• OUR LADY of CZĘSTOCHOWA: st Sigismund parish church, Słomczyn, Poland; source: own collectionOUR LADY of CZĘSTOCHOWA
    st Sigismund parish church, Słomczyn, Poland
    source: own collection
link to OUR LADY of PERPETUAL HELP in SŁOMCZYN infoSITE LOGO

st Sigismund
Roman Catholic parish
05-507 Słomczyn
85 Wiślana str.
Konstancin deanery
Warsaw archdiocese
Poland

  • st SIGISMUND: st Sigismund parish church, Słomczyn, Poland; source: own collectionst SIGISMUND
    st Sigismund parish church, Słomczyn, Poland
    source: own collection
  • st SIGISMUND: XIX c., feretory, st Sigismund parish church, Słomczyn, Poland; source: own collectionst SIGISMUND
    XIX c., feretory
    st Sigismund parish church, Słomczyn, Poland
    source: own collection
  • st SIGISMUND: XIX c., feretory, st Sigismund parish church, Słomczyn, Poland; source: own collectionst SIGISMUND
    XIX c., feretory
    st Sigismund parish church, Słomczyn, Poland
    source: own collection
  • st SIGISMUND: XIX c., feretory, st Sigismund parish church, Słomczyn, Poland; source: own collectionst SIGISMUND
    XIX c., feretory
    st Sigismund parish church, Słomczyn, Poland
    source: own collection
  • st SIGISMUND: XIX c., feretory, st Sigismund parish church, Słomczyn, Poland; source: own collectionst SIGISMUND
    XIX c., feretory
    st Sigismund parish church, Słomczyn, Poland
    source: own collection

LINK to Nu HTML Checker

WHITE BOOK
Martyrology of the clergy — Poland

XX century (1914 – 1989)

personal data

review in:

link do KARTY OSOBOWEJ - POLSKA WERSJA
  • PĘZA Alexander, source: grajewiak.pl, own collection; CLICK TO ZOOM AND DISPLAY INFOPĘZA Alexander
    source: grajewiak.pl
    own collection
  • PĘZA Alexander, source: slideplayer.pl, own collection; CLICK TO ZOOM AND DISPLAY INFOPĘZA Alexander
    source: slideplayer.pl
    own collection
  • PĘZA Alexander, source: slideplayer.pl, own collection; CLICK TO ZOOM AND DISPLAY INFOPĘZA Alexander
    source: slideplayer.pl
    own collection

surname

PĘZA

forename(s)

Alexander (pl. Aleksander)

  • PĘZA Alexander - Commemorative plaque for priests and seminarians from Łomża diocese who perished in 1939-45, cathedral, Łomża-45, cathedral, Łomża, source: own collection; CLICK TO ZOOM AND DISPLAY INFOPĘZA Alexander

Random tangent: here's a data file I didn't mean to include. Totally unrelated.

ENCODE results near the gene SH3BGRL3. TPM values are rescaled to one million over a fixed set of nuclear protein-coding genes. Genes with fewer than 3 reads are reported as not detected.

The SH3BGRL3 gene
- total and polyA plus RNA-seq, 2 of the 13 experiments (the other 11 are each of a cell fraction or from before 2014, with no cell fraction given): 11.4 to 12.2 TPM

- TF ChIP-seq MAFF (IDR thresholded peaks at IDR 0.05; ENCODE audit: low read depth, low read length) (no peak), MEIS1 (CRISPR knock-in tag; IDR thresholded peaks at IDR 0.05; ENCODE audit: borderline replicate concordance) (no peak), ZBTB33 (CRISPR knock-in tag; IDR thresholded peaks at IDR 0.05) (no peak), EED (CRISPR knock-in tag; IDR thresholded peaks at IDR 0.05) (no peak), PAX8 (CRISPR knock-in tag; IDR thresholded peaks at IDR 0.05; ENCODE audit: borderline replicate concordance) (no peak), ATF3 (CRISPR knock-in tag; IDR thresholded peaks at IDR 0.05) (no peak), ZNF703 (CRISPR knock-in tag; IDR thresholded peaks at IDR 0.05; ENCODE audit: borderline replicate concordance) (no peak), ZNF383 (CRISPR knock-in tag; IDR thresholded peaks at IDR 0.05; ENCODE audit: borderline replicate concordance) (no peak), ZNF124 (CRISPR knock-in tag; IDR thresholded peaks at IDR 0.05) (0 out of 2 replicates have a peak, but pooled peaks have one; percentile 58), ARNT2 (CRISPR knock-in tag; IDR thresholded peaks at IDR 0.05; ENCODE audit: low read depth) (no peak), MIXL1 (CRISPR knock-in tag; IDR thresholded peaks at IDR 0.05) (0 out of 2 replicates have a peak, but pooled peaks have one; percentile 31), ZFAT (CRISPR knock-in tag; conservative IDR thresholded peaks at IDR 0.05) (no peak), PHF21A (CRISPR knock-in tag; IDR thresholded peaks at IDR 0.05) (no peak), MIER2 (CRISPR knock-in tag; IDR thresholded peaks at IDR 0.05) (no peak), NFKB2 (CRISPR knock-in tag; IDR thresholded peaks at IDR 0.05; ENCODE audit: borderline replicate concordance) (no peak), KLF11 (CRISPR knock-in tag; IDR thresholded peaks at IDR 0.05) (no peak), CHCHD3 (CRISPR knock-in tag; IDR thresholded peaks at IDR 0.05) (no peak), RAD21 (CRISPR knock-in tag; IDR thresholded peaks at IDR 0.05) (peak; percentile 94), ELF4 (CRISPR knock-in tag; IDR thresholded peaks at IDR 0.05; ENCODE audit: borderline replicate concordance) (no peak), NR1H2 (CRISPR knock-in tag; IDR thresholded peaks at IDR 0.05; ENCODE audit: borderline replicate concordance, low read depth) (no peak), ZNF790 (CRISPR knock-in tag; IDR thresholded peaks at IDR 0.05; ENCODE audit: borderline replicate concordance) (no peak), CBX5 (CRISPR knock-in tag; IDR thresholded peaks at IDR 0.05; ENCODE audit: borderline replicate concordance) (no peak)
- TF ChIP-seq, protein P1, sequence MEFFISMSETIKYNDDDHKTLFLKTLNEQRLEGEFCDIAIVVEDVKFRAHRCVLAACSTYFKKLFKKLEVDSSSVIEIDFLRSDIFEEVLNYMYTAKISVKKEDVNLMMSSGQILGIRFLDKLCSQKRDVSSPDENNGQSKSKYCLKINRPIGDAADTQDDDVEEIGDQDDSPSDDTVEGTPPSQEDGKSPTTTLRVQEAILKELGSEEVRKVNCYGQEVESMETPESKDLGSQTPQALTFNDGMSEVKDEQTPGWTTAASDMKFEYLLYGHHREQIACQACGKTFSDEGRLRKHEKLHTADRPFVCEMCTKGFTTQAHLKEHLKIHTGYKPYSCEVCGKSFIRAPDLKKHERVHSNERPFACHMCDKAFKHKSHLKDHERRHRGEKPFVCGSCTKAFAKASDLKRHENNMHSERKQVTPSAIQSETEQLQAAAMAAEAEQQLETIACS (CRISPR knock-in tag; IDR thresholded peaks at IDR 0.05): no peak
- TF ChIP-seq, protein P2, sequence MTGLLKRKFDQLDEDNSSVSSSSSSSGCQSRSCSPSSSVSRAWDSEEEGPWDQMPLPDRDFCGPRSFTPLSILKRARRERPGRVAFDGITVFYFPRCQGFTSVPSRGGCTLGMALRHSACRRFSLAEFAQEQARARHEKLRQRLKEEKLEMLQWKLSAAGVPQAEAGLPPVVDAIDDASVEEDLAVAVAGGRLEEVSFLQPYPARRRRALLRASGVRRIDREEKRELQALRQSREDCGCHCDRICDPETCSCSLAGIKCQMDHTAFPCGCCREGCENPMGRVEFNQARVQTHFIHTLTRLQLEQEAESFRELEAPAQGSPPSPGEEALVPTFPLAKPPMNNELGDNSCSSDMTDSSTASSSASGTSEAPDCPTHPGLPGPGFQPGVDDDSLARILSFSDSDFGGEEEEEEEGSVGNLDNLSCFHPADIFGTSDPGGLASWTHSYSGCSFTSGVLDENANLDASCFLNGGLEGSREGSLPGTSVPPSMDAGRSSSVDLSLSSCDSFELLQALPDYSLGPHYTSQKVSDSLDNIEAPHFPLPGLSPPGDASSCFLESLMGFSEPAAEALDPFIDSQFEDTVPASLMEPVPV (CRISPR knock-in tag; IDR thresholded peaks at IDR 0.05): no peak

Commemorative plaque for priests and seminarians from Łomża diocese who perished in 1939-45, cathedral, Łomża-45, cathedral, Łomża
    source: own collection
  • PĘZA Alexander - Commemorative plaque for priests and seminarians from Łomża diocese who perished in 1939-45, cathedral, Łomża, source: own collection; CLICK TO ZOOM AND DISPLAY INFOPĘZA Alexander
    Commemorative plaque for priests and seminarians from Łomża diocese who perished in 1939-45, cathedral, Łomża
    source: own collection
  • PĘZA Alexander - Commemorative plaque for priests and seminarians from Łomża diocese who perished in 1939-45, cathedral, Łomża, source: own collection; CLICK TO ZOOM AND DISPLAY INFOPĘZA Alexander
    Commemorative plaque for priests and seminarians from Łomża diocese who perished in 1939-45, cathedral, Łomża
    source: own collection

function

diocesan priest

creed

Latin (Roman Catholic) Church
more on: en.wikipedia.org [access: 2014.09.21]

diocese / province

Łomża diocese
more on: www.kuria.lomza.pl [access: 2012.11.23]
Military Ordinariate of Poland
more on: en.wikipedia.org [access: 2014.12.20]

honorary titles

„Cross of Valour”
more on: en.wikipedia.org [access: 2019.04.16]

date and place of death

15.07.1943

Kosówka forest
Rajgród gm., Grajewo pow., Podlaskie voiv., Poland

alt. dates and places of death

15.08.1941

details of death

After German and Russian invasion of Poland in 09.1939 and start of the II World War, after start of Russian occupation — Grajewo was captured by the Germans on 07.09.1939 but on 28.09.1939 was handed over to the Russians in accordance with Ribbentrop–Molotov accords — clandestinely educated, together with his parish priest, Fr Stanislaus Wyszyński, children and youth. Organised resistance (the genocidal NKVD started investigation of both clerics under „Bell” name, accusing them of „ encouraging young people to join insurgent units and conduct armed struggle against the occupant”). After German attack on 22.06.1941 of their erstwhile ally, Russians, and start of German occupation, active as chaplain of the clandestine Polish resistance organization Armed Struggle Union ZWZ, reformed into Home Army AK (part of Polish Clandestine State) under nom‑de‑guerre „Falcon”. Was also chaplain of one of Polish partisan units. Helped in hiding Jews (among them Dr Sigismund/Zalmon Szejtelman). Arrested by the Germans in 06.1943 after publicly calling to refuse to participate in anti‑Jewish provocations. Murdered in a mass execution with a number of victims from Grajewo — part of German extermination plan of Polish intelligentsia of Białystok region, called Black July 1943.

cause of death

mass murder

perpetrators

Germans

date and place of birth

16.02.1910

Porośl-Kije
Wysokie Mazowieckie pow., Podlaskie voiv., Poland

presbyter (holy orders)/
ordination

22.05.1937 (Łomża)

positions held

1938–1943 — vicar {parish: Grajewo}
prefect {Grajewo, Public Primary School}
1937–1938 — vicar {parish: Lachowo}
1932–1937 — student {Łomża, philosophy and theology, Theological Seminary}

others related in death